The low-tech option is to simply put whatever address in the “From” field. The only problem is if the victim replies or the email cannot be sent for some reason, the response will go to whoever is listed in the “From” field—not the attacker. This technique is commonly used by spammers to use legitimate emails to get past spam filters. If you’ve ever received responses to emails you’ve never sent this is one possible reason why, other than your email account being hacked. This is called backscatter or collateral spam.
Another common way attackers spoof emails is by registering a domain name similar to the one they’re trying to spoof in what’s called a homograph attack or visual spoofing. For example, “rna1warebytes.com”. Note the use of the number “1” instead of the letter “l”. Also note the use of the letters “r” and “n” used to fake the letter “m”. This has the added benefit of giving the attacker a domain they can use for a creating a spoofed website.
How To Detect Spoofing Attack
Here are the signs you’re being spoofed. If you see these indicators, hit delete, click the back button, close out your browser, do not pass go.
- No lock symbol or green bar. All secure, reputable websites need to have an SSL certificate, which means a third-party certification authority has verified that the web address actually belongs to the organization being verified. One thing to keep in mind, SSL certificates are now free and easy to obtain. While a site may have a padlock, that doesn’t mean it’s the real deal. Just remember, nothing is 100 percent safe on the Internet.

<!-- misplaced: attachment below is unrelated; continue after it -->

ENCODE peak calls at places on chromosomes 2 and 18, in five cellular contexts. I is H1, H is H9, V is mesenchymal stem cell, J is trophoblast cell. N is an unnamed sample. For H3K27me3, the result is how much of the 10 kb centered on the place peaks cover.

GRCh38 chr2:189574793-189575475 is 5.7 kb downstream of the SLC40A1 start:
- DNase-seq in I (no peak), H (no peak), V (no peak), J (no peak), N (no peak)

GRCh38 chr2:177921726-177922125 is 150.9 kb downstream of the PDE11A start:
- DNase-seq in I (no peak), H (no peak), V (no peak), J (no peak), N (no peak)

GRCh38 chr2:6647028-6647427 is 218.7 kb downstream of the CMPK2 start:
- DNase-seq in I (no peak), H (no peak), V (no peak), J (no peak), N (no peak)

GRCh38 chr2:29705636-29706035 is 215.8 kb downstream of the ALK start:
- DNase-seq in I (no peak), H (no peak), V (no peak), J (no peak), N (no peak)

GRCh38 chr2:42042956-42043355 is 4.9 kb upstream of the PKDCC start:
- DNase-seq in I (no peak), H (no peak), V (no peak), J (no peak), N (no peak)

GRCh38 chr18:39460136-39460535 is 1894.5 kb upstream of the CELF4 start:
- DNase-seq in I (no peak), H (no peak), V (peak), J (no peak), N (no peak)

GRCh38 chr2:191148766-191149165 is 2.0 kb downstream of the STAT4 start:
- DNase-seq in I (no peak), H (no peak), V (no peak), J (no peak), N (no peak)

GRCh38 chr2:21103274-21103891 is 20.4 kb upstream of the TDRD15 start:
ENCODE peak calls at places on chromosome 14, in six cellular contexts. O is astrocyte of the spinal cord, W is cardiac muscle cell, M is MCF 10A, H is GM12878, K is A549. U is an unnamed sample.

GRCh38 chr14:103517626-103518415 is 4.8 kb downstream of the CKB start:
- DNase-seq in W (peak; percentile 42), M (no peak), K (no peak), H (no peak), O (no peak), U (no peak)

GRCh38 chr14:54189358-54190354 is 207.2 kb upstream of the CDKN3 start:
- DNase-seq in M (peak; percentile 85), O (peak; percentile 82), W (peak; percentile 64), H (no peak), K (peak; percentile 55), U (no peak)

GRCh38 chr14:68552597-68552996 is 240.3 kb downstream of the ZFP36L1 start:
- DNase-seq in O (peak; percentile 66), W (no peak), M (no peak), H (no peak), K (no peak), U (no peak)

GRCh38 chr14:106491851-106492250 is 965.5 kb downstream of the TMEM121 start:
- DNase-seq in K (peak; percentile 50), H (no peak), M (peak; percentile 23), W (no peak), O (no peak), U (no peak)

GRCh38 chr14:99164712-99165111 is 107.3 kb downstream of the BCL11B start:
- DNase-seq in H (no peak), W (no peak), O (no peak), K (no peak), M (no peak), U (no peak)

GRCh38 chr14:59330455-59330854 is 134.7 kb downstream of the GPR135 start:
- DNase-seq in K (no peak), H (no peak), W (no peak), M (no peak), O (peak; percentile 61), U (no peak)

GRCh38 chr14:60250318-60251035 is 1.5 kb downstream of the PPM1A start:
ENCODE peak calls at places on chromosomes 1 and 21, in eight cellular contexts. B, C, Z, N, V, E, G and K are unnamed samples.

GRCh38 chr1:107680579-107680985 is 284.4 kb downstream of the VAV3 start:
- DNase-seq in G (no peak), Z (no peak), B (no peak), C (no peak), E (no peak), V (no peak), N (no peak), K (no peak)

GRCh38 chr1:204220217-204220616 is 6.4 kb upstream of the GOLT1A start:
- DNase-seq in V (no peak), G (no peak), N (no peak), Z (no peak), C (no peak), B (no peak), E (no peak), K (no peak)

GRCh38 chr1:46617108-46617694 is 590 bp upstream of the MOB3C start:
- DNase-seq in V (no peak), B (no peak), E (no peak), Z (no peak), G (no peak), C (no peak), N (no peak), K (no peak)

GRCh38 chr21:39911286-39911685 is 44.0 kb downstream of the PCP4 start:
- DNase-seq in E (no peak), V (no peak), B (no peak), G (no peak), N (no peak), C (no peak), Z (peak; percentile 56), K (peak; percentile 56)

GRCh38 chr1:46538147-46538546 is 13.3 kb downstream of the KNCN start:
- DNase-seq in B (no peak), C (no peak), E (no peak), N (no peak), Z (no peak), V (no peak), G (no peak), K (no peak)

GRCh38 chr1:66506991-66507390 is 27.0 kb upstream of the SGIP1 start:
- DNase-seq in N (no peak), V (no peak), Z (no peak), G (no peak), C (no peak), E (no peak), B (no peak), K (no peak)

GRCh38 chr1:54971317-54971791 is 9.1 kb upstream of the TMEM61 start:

- The website is not using file encryption. HTTP, or Hypertext Transfer Protocol, is as old as the Internet and it refers to the rules used when sharing files across the web. Legitimate websites will almost always use HTTPS, the encrypted version of HTTP, when transferring data back and forth. If you’re on a login page and you see “http” as opposed to “https” in your browser’s address bar, you should be suspicious.
- Use a password manager. A password manager like 1Password will autofill your login credentials for any legitimate website you save in your password vault. However, if you navigate to a spoofed website your password manager will not recognize the site and not fill in the username and password fields for you—a good sign you’re being spoofed.